Get your Health question answered in 3 easy steps
A Doctor will be with you shortly
Ask a Doctor Now
147 Doctors are Online

Having throbbing sensation in leg. Knee hurts while standing or laying, pain in lower back. Any suggestion?

User rating for this question
Very Good
Answered by

Internal Medicine Specialist
Practicing since : 2000
Answered : 1068 Questions
For the past couple of weeks (on and off) my left leg has been throbbing. There is a dull, throbbing pain in my hip down through my toes. My knee hurts especially badly, especially when I bend it, or when I'm sitting/laying down. I also have some pain in my lower back. I haven't done anything that I can think of to cause the pain. Any idea what could be going on, or any tips on managing the pain until I can get in to see a doctor?
Posted Sat, 4 Aug 2012 in Bones, Muscles and Joints
Answered by Dr. Sudhir 15 minutes later

Thanks for the query.

I request you to provide me the following information.

- Is there any leg or knee swelling associated with this?
- Are there signs of inflammation?
- Do you mean pain is radiating down from hip to toes?
- Is there numbness or tingling associated with this pain?

Please provide these details, so that I can understand your problem better.

Awaiting your reply

Above answer was peer-reviewed by
Follow-up: Having throbbing sensation in leg. Knee hurts while standing or laying, pain in lower back. Any suggestion? 16 minutes later
There is not any swelling or inflammation.
I do mean that pain is radiating down from hip to toes.
There is tingling with the pain.

Answered by Dr. Sudhir 15 minutes later

Thanks for providing me the needed information.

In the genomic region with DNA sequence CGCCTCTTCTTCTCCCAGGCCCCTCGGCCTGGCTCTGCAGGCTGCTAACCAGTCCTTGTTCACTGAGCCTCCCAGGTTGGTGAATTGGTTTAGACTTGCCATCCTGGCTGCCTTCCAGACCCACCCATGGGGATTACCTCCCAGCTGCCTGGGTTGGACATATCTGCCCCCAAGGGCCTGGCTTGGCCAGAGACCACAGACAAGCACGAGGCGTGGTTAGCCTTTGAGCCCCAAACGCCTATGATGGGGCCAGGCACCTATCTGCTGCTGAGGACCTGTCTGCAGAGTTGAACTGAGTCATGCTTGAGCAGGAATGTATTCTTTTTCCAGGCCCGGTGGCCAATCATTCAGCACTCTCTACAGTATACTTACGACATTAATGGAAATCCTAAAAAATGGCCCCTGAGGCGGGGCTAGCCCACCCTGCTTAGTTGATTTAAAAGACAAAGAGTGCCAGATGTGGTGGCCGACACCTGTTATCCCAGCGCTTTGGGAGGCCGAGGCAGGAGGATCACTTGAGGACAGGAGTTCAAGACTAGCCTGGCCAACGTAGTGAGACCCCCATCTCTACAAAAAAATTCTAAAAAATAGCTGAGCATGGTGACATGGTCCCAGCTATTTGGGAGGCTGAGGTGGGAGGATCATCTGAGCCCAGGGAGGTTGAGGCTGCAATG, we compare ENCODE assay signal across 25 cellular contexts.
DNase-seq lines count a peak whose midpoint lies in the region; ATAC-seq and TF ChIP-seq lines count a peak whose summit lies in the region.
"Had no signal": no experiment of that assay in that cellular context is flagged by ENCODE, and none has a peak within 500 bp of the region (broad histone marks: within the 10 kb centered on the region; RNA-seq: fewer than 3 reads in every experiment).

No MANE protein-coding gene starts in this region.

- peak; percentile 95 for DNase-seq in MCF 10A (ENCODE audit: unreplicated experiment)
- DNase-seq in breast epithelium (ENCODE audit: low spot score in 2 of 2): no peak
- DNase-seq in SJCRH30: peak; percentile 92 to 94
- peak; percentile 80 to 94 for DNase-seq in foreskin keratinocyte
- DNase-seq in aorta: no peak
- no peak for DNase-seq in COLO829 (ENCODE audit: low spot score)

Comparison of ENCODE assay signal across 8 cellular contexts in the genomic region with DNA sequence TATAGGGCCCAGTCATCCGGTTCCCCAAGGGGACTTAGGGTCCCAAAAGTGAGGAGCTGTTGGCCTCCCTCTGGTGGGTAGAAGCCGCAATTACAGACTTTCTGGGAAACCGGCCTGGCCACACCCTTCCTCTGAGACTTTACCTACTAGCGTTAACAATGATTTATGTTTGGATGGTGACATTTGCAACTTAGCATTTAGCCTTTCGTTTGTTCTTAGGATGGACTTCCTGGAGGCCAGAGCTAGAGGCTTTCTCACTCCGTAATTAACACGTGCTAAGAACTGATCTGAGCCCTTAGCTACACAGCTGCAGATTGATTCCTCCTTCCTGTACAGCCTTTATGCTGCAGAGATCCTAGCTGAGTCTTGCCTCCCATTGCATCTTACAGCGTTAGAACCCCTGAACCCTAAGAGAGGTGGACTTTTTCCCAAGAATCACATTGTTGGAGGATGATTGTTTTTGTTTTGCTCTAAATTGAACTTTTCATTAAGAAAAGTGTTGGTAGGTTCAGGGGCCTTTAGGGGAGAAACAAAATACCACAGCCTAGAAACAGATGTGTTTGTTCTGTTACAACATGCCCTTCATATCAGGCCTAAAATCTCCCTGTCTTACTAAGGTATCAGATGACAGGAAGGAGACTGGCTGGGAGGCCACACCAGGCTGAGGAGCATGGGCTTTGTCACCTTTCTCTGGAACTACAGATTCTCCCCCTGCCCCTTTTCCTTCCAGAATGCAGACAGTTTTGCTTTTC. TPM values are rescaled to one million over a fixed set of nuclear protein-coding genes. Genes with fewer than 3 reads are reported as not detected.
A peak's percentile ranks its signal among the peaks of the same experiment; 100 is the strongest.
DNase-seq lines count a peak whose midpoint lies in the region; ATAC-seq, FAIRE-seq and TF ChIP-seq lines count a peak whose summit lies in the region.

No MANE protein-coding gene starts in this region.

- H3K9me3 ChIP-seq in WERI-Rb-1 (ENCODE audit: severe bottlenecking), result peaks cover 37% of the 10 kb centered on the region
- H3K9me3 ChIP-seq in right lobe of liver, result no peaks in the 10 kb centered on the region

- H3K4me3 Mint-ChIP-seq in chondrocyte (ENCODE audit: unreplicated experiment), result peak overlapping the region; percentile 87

Based on your description, this is most probably because of a pinched nerve or lower limb radiculopathy (Sciatica).

Common cause is bulging intervertebral discs in the vertebral column that compress on the nerves as they come out of the spinal cord - symptoms are experienced along the area of distribution / path of that particular nerve.

Here the treatment varies from conservative to surgery. Conservative treatment includes anti-inflammatory medications (pain killers), physical therapy or chiropractic treatment, and avoiding activity that strains the back. Majority of radiculopathy patients respond well to this conservative treatment and symptoms often improve within six weeks to three months.

I would suggest you to see a spine specialist who will take into account severity of your symptoms and if needed advise Magnetic Resonance Imaging (MRI) to guide about the treatment.

Mean while painkillers such as advil twice a day can help to relieve pain. So is warm compresses and proper rest useful. Try them as you plan an appointment.

Hope this helps. Please ask if I have left any of your query unanswered or if there are any doubts.

Above answer was peer-reviewed by
Share on Facebook
Share on Twitter
Share on Google+
Question is related to
Diseases and Conditions

The user accepted the expert's answer

Ask an Orthopaedic Surgeon

© Ebix, Inc. All Rights Reserved.
All the information, content and live chat provided on the site is intended to be for informational purposes only, and not a substitute for professional or medical advice. You should always speak with your doctor before you follow anything that you read on this website. Any health question asked on this site will be visible to the people who browse this site. Hence, the user assumes the responsibility not to divulge any personally identifiable information in the question. Use of this site is subject to our Terms & Conditions
Already Rated.
Your rating:

Ask a Doctor